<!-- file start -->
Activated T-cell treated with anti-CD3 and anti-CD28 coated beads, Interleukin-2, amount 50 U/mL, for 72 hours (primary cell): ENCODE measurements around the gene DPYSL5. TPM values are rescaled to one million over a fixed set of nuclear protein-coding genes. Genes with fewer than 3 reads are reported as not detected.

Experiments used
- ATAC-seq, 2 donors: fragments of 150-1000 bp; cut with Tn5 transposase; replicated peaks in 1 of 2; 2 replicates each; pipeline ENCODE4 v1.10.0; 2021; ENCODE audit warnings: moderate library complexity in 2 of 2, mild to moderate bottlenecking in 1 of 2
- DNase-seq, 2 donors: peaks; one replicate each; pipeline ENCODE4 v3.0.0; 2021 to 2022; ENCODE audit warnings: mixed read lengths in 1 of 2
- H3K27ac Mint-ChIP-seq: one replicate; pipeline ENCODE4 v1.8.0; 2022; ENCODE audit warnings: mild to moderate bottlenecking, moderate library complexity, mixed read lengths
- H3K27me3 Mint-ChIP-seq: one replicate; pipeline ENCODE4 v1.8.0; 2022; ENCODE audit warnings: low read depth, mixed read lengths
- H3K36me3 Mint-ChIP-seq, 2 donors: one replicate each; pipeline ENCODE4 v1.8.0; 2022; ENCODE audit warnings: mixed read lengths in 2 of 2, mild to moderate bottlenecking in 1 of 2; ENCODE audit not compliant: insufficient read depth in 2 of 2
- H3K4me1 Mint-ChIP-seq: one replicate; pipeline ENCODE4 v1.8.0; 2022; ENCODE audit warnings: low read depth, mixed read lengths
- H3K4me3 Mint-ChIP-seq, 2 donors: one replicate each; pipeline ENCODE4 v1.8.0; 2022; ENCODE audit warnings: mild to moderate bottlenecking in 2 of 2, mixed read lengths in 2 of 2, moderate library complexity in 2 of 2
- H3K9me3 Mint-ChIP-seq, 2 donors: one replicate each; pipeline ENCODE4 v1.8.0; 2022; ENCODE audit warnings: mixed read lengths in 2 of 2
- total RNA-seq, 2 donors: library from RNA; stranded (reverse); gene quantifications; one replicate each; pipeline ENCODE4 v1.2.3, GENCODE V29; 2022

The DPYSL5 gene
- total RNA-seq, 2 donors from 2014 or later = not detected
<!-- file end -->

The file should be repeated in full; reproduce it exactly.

Activated T-cell treated with anti-CD3 and anti-CD28 coated beads, Interleukin-2, amount 50 U/mL, for 72 hours (primary cell): ENCODE measurements around the gene DPYSL5. TPM values are rescaled to one million over a fixed set of nuclear protein-coding genes. Genes with fewer than 3 reads are reported as not detected.

Experiments used
- ATAC-seq, 2 donors: fragments of 150-1000 bp; cut with Tn5 transposase; replicated peaks in 1 of 2; 2 replicates each; pipeline ENCODE4 v1.10.0; 2021; ENCODE audit warnings: moderate library complexity in 2 of 2, mild to moderate bottlenecking in 1 of 2
- DNase-seq, 2 donors: peaks; one replicate each; pipeline ENCODE4 v3.0.0; 2021 to 2022; ENCODE audit warnings: mixed read lengths in 1 of 2
- H3K27ac Mint-ChIP-seq: one replicate; pipeline ENCODE4 v1.8.0; 2022; ENCODE audit warnings: mild to moderate bottlenecking, moderate library complexity, mixed read lengths
- H3K27me3 Mint-ChIP-seq: one replicate; pipeline ENCODE4 v1.8.0; 2022; ENCODE audit warnings: low read depth, mixed read lengths
- H3K36me3 Mint-ChIP-seq, 2 donors: one replicate each; pipeline ENCODE4 v1.8.0; 2022; ENCODE audit warnings: mixed read lengths in 2 of 2, mild to moderate bottlenecking in 1 of 2; ENCODE audit not compliant: insufficient read depth in 2 of 2
- H3K4me1 Mint-ChIP-seq: one replicate; pipeline ENCODE4 v1.8.0; 2022; ENCODE audit warnings: low read depth, mixed read lengths
- H3K4me3 Mint-ChIP-seq, 2 donors: one replicate each; pipeline ENCODE4 v1.8.0; 2022; ENCODE audit warnings: mild to moderate bottlenecking in 2 of 2, mixed read lengths in 2 of 2, moderate library complexity in 2 of 2
- H3K9me3 Mint-ChIP-seq, 2 donors: one replicate each; pipeline ENCODE4 v1.8.0; 2022; ENCODE audit warnings: mixed read lengths in 2 of 2
- total RNA-seq, 2 donors: library from RNA; stranded (reverse); gene quantifications; one replicate each; pipeline ENCODE4 v1.2.3, GENCODE V29; 2022

The DPYSL5 gene
- total RNA-seq, 2 donors from 2014 or later = not detected